Bafana need a miracle

2009-02-20 00:00

IF Bafana Bafana do pull off what needs to be a minor miracle and put up a respectable performance at the 2010 World Cup, then it will be despite the South African Football Association, not thanks to it.

South Africa’s 2-0 friendly international defeat against Chile had some worrying signs in it. The Bafana players’ clear lack of an answer to the pace of the Chilean players, and their tendency to panic in the suffocating confines allowed them by an opposition clearly proficient at closing down the spaces, showed how far the national team still have to go.

South Africa have clearly not recovered yet from the shock of Carlos Alberto Parreira’s departure in April last year. The uncertainty over whether Bafana will be ready in time for the Confederations Cup in four months, or the World Cup in 16, must be a profound cause of consternation in the halls of Fifa’s headquarters at 20 Fifa-Strasse in Zurich.

Whether as much concern has creased the foreheads of the administrators at Safa, who are entrusted with managing the resources directed at supporting the national squad —— junior teams, development, support teams, quality of opposition in friendlies — is open to question.

Safa administrators stand to gain so much financially from 2010 that one wonders how much they still really care about Bafana’s performance during the event. Of course the administration will come in for intense criticism should Bafana bomb. But often in the past the country’s administrators have shown that they are impressively thick-skinned in the face of criticism – past disasters have been conveniently swept under the carpet and coaches have taken the fall.

It’s no use now harping on about the lack of development structures, of a centralised talent production plan and of support for the country’s junior teams. With 474 days to go until the June 11, 2010, World Cup kick-off that boat has already been missed, and it’s too late to start producing talent now.

There is still so much to be done. National team coach Joel Santana said after the Chile defeat that he needs more such tough matches to whip his team into shape and for Bafana to grow used to the pace and intensity of top-level international football. He couldn’t have been more right. But there are four months to go until the Confederations Cup, where South Africa need a creditable performance to boost confidence and morale. Surely Safa should have had a full programme of competitive friendlies lined up from six months ago, instead of the matches against Portugal, Norway and, tentatively, Poland, to be played ahead of the Confed.

But it is not just Safa that is responsible for the near-desperate situation Bafana find themselves in. Safa’s professional arm – the Premier Soccer League – is known to be a far more efficiently run than the overseeing body. The league is rolling in newfound riches it could never have dreamed of five years ago and new CEO Kjetil Siem has introduced compliance manuals for clubs that have seen a transformation in the organisation surrounding PSL games. But at lower league level the situation remains a mess.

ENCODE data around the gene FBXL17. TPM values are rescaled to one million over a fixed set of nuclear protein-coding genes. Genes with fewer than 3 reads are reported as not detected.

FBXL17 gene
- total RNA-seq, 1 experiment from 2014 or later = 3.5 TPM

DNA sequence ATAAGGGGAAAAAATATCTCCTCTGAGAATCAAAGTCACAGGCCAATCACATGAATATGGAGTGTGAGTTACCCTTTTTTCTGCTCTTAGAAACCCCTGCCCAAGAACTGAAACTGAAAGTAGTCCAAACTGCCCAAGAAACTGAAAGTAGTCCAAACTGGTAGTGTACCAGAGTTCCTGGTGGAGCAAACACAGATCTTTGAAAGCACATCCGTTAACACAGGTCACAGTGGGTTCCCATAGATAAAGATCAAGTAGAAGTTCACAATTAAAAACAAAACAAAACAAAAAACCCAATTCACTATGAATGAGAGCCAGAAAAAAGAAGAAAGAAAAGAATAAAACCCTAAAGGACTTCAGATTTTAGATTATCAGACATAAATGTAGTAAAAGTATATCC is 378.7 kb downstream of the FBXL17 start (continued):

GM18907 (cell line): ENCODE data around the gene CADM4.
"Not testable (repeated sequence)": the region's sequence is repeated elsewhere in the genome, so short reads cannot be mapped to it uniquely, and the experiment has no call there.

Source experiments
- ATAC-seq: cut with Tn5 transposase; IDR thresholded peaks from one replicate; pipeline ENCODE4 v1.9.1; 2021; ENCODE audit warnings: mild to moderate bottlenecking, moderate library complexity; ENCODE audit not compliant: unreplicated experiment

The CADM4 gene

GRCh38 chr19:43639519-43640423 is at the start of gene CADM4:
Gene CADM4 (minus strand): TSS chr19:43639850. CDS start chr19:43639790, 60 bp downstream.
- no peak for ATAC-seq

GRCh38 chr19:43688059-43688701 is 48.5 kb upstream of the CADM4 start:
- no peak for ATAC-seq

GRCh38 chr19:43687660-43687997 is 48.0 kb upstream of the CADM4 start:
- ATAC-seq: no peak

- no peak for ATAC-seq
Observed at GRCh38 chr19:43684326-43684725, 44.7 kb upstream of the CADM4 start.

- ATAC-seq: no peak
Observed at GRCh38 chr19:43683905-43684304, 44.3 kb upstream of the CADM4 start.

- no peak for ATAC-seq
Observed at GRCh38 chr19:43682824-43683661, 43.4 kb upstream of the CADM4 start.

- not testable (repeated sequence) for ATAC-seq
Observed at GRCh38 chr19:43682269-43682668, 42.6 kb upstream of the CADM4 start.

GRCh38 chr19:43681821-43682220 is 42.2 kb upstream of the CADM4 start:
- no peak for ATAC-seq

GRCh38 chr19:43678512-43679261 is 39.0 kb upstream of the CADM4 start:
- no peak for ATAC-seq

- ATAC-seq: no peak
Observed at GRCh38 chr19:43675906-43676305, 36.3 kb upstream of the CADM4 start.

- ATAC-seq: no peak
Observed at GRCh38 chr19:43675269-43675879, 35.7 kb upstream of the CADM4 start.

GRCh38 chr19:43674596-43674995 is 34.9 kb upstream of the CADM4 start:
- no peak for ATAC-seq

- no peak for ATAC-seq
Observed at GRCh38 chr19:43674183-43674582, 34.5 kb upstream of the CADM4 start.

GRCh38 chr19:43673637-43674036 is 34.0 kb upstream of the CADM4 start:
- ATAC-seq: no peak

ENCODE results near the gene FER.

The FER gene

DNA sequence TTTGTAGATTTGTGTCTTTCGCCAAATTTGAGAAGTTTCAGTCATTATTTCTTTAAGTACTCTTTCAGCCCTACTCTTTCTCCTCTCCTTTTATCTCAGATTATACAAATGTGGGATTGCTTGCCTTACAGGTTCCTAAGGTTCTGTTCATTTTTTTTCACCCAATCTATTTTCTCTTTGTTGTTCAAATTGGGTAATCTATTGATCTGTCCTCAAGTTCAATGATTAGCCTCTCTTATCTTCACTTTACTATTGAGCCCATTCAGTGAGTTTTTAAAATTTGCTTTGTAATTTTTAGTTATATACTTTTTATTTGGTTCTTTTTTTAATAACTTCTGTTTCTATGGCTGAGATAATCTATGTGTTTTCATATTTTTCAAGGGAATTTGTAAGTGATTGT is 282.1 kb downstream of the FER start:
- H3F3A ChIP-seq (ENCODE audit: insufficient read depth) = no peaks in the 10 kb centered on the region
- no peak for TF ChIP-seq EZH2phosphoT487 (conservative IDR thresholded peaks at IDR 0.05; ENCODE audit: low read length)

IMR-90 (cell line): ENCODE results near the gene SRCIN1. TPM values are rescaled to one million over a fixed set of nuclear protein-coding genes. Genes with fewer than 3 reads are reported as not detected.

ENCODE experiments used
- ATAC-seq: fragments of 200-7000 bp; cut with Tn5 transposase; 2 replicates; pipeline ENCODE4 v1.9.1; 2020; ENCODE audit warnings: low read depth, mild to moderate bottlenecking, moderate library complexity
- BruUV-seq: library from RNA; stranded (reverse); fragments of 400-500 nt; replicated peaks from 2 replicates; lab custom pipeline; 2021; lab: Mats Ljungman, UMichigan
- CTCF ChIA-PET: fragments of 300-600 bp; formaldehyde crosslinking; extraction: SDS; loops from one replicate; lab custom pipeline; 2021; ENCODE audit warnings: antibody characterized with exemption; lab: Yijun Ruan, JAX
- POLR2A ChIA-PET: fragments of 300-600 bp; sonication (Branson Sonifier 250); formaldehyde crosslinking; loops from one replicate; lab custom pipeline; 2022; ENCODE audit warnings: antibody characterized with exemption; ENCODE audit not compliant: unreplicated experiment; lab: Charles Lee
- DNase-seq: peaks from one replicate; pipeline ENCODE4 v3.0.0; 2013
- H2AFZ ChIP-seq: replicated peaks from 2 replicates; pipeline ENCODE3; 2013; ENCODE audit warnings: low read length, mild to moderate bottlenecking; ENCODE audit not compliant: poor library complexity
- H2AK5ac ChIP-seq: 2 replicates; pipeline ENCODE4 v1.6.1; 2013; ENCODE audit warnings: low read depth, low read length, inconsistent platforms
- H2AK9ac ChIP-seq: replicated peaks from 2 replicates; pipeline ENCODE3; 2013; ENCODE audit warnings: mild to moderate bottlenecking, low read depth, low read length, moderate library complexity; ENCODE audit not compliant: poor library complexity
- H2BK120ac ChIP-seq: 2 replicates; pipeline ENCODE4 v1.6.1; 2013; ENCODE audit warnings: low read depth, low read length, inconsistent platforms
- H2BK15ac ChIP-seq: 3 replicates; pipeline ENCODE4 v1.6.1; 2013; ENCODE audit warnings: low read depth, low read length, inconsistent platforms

The two-stream format was foisted on the National First Division clubs by PSL chairman Irvin Khoza before Siem took his post, and the NFD has never recovered from it. The league that is supposed to provide the future talent for the PSL is suffering from a watered-down standard of football and a climate in which clubs cannot simply exist in the NFD. It’s either they get promoted or they sell their franchise after a few seasons. This instability causes clubs to invest in seasoned ex-PSL players rather than risk introducing youngsters. The situation, which is even worse at Vodacom League (third division) level, is strangling South African football and the reason why a talent such as Teko Modise was only identified at 24.

The situation in South African football today can be traced back to 2005 when Danny Jordaan was ousted in a political struggle while he attempted to resume his position as Safa CEO after winning the World Cup bid, and Raymond Hack was installed instead. It is difficult to imagine Bafana being as weak as they were over the past four years if LOC chief executive Jordaan had been in charge.

Now a power struggle looms again when Molefi Oliphant steps down as Safa president early next year, if Fifa doesn’t intervene and make him stay. Both Khoza and Jordaan have made their intention clear to stand. Both are acclaimed South African football administrators. Khoza’s stakes have been raised significantly in the wake of the massive sponsorship and TV rights deals he helped negotiate for the PSL. But Khoza’s insistence that the chief negotiators pay themselves an exorbitant bonus has largely been overlooked by the praise-singers. Khoza has come from the streets and there’s no doubt he is smart as they come. He has outgrown a shady past. But as an administrator he has overseen a period in South African football that has seen Safa and the national team tainted by cut-throat politics, backroom shenanigans, back-stabbing and incompetence.

Safa needs a new broom, and while Jordaan is surely not squeaky clean (no one is), his reputation globally garnered in seven years on the road convincing the world to give the World Cup to South Africa is immense and speaks for itself. It was a mistake not allowing Jordaan to retake the helm of Safa four years ago.

One hopes sense prevails this time round and the choice that is in the best interests of South African football is made. Of course it will be too late for Jordaan to make a significant impact, but his presence at Safa in the months building up to the World Cup might just have the soothing effect so clearly needed to Bafana’s obviously frazzled nerves.

•Marc Strydom will be covering the Confederations Cup in June.

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